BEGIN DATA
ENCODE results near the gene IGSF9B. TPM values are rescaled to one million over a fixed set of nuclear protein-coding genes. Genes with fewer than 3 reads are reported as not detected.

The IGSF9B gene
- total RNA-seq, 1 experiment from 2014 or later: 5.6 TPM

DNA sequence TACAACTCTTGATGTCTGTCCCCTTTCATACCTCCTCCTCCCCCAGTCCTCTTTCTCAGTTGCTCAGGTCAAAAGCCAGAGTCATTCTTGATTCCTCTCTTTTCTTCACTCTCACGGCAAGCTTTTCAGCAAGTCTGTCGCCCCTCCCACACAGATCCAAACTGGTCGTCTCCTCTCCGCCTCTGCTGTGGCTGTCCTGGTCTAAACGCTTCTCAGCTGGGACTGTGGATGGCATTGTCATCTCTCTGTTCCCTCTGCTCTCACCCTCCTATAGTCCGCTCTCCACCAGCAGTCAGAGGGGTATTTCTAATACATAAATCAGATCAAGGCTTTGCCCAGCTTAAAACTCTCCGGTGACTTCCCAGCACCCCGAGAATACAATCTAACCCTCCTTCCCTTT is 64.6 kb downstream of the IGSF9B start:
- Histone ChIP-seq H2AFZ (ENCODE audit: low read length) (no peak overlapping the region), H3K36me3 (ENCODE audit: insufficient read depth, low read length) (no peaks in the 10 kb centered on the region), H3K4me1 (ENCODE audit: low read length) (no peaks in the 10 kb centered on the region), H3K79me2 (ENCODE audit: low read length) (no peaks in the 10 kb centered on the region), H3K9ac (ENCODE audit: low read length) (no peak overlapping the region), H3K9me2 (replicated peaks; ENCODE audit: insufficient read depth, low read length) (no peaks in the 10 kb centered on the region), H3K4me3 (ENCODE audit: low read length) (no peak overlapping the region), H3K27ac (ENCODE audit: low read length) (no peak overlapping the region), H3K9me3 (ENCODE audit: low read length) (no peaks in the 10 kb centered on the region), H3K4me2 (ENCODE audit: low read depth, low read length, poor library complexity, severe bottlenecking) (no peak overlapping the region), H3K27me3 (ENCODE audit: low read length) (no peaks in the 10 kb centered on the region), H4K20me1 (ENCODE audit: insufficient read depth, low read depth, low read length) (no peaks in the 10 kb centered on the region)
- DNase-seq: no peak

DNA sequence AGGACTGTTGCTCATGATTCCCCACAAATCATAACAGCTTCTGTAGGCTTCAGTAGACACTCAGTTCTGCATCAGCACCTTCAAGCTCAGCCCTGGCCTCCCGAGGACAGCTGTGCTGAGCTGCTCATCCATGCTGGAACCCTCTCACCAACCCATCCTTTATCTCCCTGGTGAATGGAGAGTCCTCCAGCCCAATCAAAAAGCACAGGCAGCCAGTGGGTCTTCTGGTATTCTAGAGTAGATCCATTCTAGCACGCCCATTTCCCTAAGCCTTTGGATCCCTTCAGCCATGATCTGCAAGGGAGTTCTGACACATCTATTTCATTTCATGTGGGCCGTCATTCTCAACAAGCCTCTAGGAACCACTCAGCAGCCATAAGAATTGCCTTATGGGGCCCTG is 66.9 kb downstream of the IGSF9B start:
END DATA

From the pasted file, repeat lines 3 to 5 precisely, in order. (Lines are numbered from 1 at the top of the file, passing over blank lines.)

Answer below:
- total RNA-seq, 1 experiment from 2014 or later: 5.6 TPM

DNA sequence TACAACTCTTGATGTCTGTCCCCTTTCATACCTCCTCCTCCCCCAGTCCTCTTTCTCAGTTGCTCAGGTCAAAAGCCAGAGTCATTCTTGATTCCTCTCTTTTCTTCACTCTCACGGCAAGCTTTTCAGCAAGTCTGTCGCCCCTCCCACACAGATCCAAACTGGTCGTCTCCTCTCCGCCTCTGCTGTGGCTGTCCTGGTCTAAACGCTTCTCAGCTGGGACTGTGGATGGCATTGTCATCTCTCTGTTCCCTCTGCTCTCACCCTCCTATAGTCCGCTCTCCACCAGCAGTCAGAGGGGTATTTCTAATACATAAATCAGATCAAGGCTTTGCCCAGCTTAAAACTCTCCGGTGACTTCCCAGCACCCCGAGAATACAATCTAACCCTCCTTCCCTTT is 64.6 kb downstream of the IGSF9B start:
- Histone ChIP-seq H2AFZ (ENCODE audit: low read length) (no peak overlapping the region), H3K36me3 (ENCODE audit: insufficient read depth, low read length) (no peaks in the 10 kb centered on the region), H3K4me1 (ENCODE audit: low read length) (no peaks in the 10 kb centered on the region), H3K79me2 (ENCODE audit: low read length) (no peaks in the 10 kb centered on the region), H3K9ac (ENCODE audit: low read length) (no peak overlapping the region), H3K9me2 (replicated peaks; ENCODE audit: insufficient read depth, low read length) (no peaks in the 10 kb centered on the region), H3K4me3 (ENCODE audit: low read length) (no peak overlapping the region), H3K27ac (ENCODE audit: low read length) (no peak overlapping the region), H3K9me3 (ENCODE audit: low read length) (no peaks in the 10 kb centered on the region), H3K4me2 (ENCODE audit: low read depth, low read length, poor library complexity, severe bottlenecking) (no peak overlapping the region), H3K27me3 (ENCODE audit: low read length) (no peaks in the 10 kb centered on the region), H4K20me1 (ENCODE audit: insufficient read depth, low read depth, low read length) (no peaks in the 10 kb centered on the region)